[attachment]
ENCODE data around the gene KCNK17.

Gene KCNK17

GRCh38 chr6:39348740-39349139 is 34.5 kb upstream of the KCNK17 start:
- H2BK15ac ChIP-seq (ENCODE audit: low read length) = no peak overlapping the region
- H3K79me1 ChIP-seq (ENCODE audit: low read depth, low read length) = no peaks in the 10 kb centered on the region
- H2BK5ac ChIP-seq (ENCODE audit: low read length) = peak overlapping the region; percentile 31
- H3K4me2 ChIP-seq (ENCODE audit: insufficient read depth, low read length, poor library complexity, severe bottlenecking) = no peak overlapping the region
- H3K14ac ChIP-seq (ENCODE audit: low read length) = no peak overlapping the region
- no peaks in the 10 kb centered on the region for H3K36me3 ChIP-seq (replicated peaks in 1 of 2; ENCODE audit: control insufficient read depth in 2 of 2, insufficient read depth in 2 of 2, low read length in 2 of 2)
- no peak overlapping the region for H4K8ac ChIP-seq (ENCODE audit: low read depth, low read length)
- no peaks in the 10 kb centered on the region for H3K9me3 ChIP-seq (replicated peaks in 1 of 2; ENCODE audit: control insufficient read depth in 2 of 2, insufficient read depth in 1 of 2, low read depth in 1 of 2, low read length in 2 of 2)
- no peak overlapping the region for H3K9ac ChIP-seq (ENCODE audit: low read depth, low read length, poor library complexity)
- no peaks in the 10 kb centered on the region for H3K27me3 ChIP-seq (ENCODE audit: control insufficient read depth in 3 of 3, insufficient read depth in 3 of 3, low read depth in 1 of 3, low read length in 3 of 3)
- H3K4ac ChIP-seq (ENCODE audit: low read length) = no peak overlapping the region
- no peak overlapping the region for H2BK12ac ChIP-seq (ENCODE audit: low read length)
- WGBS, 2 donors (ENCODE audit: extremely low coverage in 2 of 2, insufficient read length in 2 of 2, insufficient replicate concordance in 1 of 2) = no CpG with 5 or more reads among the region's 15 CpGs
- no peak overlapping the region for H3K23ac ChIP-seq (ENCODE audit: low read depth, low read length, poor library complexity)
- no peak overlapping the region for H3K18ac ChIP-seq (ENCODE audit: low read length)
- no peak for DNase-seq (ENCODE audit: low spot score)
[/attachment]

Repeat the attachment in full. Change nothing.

ENCODE data around the gene KCNK17.

Gene KCNK17

GRCh38 chr6:39348740-39349139 is 34.5 kb upstream of the KCNK17 start:
- H2BK15ac ChIP-seq (ENCODE audit: low read length) = no peak overlapping the region
- H3K79me1 ChIP-seq (ENCODE audit: low read depth, low read length) = no peaks in the 10 kb centered on the region
- H2BK5ac ChIP-seq (ENCODE audit: low read length) = peak overlapping the region; percentile 31
- H3K4me2 ChIP-seq (ENCODE audit: insufficient read depth, low read length, poor library complexity, severe bottlenecking) = no peak overlapping the region
- H3K14ac ChIP-seq (ENCODE audit: low read length) = no peak overlapping the region
- no peaks in the 10 kb centered on the region for H3K36me3 ChIP-seq (replicated peaks in 1 of 2; ENCODE audit: control insufficient read depth in 2 of 2, insufficient read depth in 2 of 2, low read length in 2 of 2)
- no peak overlapping the region for H4K8ac ChIP-seq (ENCODE audit: low read depth, low read length)
- no peaks in the 10 kb centered on the region for H3K9me3 ChIP-seq (replicated peaks in 1 of 2; ENCODE audit: control insufficient read depth in 2 of 2, insufficient read depth in 1 of 2, low read depth in 1 of 2, low read length in 2 of 2)
- no peak overlapping the region for H3K9ac ChIP-seq (ENCODE audit: low read depth, low read length, poor library complexity)
- no peaks in the 10 kb centered on the region for H3K27me3 ChIP-seq (ENCODE audit: control insufficient read depth in 3 of 3, insufficient read depth in 3 of 3, low read depth in 1 of 3, low read length in 3 of 3)
- H3K4ac ChIP-seq (ENCODE audit: low read length) = no peak overlapping the region
- no peak overlapping the region for H2BK12ac ChIP-seq (ENCODE audit: low read length)
- WGBS, 2 donors (ENCODE audit: extremely low coverage in 2 of 2, insufficient read length in 2 of 2, insufficient replicate concordance in 1 of 2) = no CpG with 5 or more reads among the region's 15 CpGs
- no peak overlapping the region for H3K23ac ChIP-seq (ENCODE audit: low read depth, low read length, poor library complexity)
- no peak overlapping the region for H3K18ac ChIP-seq (ENCODE audit: low read length)
- no peak for DNase-seq (ENCODE audit: low spot score)